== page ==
Where the number of prisoners exceeds the maximum capacity in any prison, the Irish Prison Service makes every effort to deal with this through a combination of inter-prison transfers to manage the available space and structured Temporary Release. Decisions in relation to temporary release are considered on a case by case basis and the safety of the public is paramount when those decisions are made.

My Department is working closely with the Irish Prison Service to ensure a safe working environment for staff and the safety and security of prisoners in our custody, and a number of short and medium term steps to address the issue of increasing prison numbers.

I am advised that plans are advanced for the re-opening of accommodation not currently being used within the system, including the re-opening of the Training Unit which will provide approximately an additional 96 spaces.

In addition, an audit of existing accommodation is underway, in order to identify where additional spaces can be brought on stream with the potential to provide in excess of an additional 100 spaces. A major project is also underway in Limerick for the construction of a female prison, as well as a new wing to Limerick male prison. Together, this will provide 158 new spaces.

I can further advise the Deputy that there has also been progress in providing alternatives to custody, including the Criminal Justice (Community Service) (Amendment) Act 2011, which requires a sentencing judge to consider the imposition of community service where a custodial sentence of 12 months or less is being considered. The Fines (Payment and Recovery) Act 2014 also provides a number of alternative sanctions for the courts to reduce the need to commit anyone to prison for the non-payment of fines.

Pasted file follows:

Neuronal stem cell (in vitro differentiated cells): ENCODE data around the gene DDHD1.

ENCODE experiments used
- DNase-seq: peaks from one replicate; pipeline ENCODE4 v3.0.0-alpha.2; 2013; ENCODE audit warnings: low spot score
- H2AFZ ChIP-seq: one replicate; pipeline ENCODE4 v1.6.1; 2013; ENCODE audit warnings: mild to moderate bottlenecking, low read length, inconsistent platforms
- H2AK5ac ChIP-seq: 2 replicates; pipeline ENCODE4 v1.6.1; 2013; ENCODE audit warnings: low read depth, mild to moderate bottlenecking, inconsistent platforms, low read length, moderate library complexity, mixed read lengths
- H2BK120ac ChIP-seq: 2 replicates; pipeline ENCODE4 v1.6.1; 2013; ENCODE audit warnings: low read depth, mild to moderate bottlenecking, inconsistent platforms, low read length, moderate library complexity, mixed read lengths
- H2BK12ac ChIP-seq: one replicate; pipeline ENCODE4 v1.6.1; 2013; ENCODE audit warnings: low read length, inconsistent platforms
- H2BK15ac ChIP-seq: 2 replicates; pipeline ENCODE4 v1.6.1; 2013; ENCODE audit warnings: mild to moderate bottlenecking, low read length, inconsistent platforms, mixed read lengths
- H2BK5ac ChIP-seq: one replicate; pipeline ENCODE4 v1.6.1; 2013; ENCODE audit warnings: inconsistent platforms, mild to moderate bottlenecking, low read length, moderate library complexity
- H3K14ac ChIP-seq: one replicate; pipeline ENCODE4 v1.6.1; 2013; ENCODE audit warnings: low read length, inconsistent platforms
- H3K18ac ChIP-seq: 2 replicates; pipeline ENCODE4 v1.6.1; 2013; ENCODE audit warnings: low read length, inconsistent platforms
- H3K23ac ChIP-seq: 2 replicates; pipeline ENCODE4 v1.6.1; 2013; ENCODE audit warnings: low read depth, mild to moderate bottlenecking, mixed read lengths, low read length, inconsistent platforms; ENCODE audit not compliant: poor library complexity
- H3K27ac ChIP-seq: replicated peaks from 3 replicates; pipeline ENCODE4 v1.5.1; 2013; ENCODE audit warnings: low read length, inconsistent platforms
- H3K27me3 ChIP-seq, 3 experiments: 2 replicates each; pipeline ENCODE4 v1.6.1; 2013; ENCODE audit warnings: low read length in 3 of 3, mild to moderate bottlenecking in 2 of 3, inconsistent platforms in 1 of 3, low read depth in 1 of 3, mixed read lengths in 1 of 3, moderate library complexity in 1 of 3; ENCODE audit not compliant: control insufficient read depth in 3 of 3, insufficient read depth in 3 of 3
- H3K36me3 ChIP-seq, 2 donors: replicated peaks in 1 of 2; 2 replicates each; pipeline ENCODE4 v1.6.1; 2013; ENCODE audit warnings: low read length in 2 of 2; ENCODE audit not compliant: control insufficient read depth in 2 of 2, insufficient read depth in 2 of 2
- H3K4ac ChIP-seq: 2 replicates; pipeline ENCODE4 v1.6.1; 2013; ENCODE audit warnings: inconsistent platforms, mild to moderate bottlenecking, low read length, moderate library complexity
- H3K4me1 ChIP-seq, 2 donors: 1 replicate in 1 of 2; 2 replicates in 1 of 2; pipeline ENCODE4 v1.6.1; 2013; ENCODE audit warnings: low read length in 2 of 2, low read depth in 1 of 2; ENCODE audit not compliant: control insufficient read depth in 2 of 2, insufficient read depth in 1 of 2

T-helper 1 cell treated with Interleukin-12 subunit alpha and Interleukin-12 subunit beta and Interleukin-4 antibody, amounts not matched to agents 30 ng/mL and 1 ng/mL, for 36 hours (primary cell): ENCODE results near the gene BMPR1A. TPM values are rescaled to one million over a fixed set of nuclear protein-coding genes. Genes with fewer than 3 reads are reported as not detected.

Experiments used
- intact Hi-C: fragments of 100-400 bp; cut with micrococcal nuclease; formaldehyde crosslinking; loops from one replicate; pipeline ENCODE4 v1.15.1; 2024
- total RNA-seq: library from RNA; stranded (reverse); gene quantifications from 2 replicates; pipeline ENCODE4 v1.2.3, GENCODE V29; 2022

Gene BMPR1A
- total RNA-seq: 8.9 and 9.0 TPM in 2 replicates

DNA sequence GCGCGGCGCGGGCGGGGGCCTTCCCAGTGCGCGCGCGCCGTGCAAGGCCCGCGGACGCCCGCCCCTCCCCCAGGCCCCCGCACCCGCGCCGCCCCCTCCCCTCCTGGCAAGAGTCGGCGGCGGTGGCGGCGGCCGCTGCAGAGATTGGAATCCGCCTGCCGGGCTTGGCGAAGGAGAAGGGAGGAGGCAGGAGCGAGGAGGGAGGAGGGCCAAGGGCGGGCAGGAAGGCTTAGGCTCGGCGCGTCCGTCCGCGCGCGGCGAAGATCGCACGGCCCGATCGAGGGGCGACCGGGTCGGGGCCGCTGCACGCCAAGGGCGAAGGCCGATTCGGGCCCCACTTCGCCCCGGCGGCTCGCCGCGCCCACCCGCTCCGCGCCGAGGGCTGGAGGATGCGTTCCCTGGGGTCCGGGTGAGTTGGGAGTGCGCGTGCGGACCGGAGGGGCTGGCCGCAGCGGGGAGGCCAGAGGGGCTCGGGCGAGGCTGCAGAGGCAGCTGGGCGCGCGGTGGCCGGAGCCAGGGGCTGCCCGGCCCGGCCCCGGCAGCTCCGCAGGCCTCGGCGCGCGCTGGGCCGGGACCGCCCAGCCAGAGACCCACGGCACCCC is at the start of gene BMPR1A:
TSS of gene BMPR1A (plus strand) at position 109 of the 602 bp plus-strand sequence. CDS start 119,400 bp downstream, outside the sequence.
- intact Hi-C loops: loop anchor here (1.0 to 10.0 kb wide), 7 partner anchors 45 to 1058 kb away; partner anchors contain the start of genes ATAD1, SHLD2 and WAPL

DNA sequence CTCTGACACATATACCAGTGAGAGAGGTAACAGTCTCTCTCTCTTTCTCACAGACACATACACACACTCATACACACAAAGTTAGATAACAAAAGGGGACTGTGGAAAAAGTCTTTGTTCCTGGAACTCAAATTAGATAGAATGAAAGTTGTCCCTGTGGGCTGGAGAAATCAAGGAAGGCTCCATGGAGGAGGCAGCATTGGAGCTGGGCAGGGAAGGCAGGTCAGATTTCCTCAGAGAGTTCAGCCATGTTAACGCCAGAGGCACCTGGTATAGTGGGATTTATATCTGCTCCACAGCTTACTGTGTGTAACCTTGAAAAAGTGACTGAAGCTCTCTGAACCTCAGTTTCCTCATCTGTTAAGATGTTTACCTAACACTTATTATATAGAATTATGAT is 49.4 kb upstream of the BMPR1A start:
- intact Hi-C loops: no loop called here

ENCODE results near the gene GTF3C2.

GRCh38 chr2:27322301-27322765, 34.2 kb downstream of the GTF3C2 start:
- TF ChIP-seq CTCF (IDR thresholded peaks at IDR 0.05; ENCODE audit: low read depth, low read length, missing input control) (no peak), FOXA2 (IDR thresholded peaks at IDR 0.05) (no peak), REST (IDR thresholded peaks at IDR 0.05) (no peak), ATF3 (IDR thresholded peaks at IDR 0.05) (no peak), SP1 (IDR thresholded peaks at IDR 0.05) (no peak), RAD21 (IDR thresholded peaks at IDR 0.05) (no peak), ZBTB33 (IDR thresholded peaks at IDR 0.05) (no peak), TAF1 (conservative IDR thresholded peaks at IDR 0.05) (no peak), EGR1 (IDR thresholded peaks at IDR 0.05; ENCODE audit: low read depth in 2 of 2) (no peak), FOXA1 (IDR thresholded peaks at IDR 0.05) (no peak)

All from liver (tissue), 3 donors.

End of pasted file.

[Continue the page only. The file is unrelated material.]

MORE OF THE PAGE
Garda Stations

Questions (34)

Aindrias Moynihan

Question:

34. Deputy Aindrias Moynihan asked the Minister for Justice and Equality the plans of the OPW for new builds for Garda Stations in County Cork; and if he will make a statement on the matter. [47801/19]

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Written answers (Question to Justice)

The Deputy will appreciate that the Office of Public Works (OPW) has responsibility for the provision and maintenance of Garda accommodation. As a result, all works to the Garda estate involve close cooperation between the OPW and the Garda authorities.

Major investment is being made in the Garda estate, to provide fit-for-purpose facilities for Garda members and staff, as well as the public interacting with them.  This is a significant undertaking, as there are over 560 stations nationwide. The resources provided by Government to An Garda Síochána have reached unprecedented levels, with an allocation of €1.76 billion for 2019, as well as capital investment amounting to €92 million this year.  These resources are being provided in support of the Government's commitment to ensuring a strong and visible police presence throughout the country to maintain and strengthen community engagement, provide reassurance to citizens and deter crime.

The Garda Building and Refurbishment Programme 2016-2021 is based on agreed Garda priorities. It continues to benefit over 30 locations around the country and is underpinned by significant Exchequer funding across the Garda and OPW Votes.  In addition, other major ongoing works to the Garda estate include the development of a new facility at Military Road and the major refurbishment of Fitzgibbon Street station as well as the Pilot Garda station reopening project.

As the Deputy will be aware, a Public Private Partnership (PPP) arrangement is included in the Building and Refurbishment Programme is intended to deliver new stations in Clonmel, Sligo and Macroom. The OPW has agreed to provide its expert services in the design of the three stations in question. Macroom is the only new build currently planned for County Cork.

PPP projects are progressed under the auspices of the National Development Finance Agency (NDFA).  An Garda Síochána, the OPW, the NDFA and my own Department are working closely together to progress this project.